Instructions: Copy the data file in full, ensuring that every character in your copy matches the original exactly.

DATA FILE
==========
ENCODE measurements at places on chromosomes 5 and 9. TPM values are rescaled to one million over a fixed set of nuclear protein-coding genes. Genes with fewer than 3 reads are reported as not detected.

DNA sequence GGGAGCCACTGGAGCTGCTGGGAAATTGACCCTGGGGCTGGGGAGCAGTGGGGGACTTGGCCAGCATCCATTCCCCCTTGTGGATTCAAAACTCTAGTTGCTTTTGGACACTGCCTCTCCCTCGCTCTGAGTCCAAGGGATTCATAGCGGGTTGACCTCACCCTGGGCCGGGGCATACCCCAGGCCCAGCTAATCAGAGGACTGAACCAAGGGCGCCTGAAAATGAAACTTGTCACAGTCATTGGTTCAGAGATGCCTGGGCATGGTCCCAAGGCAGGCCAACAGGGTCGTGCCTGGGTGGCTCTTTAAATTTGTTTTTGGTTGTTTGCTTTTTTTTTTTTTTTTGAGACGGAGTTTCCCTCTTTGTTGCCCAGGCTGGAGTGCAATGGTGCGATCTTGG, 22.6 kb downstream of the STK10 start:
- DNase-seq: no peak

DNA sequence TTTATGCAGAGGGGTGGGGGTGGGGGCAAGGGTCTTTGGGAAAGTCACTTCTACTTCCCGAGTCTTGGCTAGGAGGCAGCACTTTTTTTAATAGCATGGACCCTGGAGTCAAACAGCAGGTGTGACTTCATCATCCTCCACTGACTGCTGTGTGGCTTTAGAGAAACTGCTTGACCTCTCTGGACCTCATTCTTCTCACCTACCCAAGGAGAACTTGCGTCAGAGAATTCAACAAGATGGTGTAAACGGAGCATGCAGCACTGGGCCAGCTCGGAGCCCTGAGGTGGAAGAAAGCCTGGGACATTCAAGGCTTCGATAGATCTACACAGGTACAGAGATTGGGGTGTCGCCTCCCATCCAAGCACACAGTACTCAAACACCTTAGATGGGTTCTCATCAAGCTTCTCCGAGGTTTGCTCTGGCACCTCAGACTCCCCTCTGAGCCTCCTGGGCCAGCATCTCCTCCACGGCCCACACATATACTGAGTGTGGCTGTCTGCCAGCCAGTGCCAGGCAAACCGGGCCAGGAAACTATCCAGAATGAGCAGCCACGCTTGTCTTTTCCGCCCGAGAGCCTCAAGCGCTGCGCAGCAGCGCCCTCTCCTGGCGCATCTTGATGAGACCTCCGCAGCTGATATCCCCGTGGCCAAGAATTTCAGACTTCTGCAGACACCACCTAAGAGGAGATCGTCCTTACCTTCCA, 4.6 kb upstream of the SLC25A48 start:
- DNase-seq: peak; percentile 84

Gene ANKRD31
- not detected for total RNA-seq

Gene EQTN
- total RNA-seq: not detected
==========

ENCODE measurements at places on chromosomes 5 and 9. TPM values are rescaled to one million over a fixed set of nuclear protein-coding genes. Genes with fewer than 3 reads are reported as not detected.

DNA sequence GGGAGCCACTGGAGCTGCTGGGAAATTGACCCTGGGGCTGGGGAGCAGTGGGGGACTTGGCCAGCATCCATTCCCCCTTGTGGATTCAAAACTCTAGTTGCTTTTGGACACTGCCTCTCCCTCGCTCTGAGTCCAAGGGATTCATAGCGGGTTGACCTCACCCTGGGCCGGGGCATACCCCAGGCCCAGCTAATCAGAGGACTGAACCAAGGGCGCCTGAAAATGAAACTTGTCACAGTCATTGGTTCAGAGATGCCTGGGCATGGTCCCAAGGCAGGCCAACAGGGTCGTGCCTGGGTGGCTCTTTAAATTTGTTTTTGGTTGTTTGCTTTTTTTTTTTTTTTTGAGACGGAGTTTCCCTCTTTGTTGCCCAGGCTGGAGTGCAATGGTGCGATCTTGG, 22.6 kb downstream of the STK10 start:
- DNase-seq: no peak

DNA sequence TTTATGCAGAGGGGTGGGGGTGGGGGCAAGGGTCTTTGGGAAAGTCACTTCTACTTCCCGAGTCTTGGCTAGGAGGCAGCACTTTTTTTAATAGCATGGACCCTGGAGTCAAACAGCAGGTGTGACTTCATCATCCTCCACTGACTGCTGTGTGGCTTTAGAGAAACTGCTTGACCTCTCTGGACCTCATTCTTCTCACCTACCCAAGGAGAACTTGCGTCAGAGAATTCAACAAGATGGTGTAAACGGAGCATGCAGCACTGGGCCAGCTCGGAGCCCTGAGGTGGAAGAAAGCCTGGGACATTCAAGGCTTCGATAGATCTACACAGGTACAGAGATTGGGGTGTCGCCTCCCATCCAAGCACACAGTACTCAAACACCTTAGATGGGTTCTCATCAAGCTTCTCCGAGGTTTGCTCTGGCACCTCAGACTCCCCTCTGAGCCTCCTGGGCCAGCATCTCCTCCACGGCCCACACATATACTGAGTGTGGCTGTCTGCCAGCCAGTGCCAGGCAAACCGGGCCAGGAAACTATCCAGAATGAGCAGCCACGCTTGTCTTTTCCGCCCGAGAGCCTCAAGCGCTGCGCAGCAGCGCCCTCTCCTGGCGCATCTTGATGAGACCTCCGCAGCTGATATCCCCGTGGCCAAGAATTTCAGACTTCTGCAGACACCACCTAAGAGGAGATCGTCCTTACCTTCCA, 4.6 kb upstream of the SLC25A48 start:
- DNase-seq: peak; percentile 84

Gene ANKRD31
- not detected for total RNA-seq

Gene EQTN
- total RNA-seq: not detected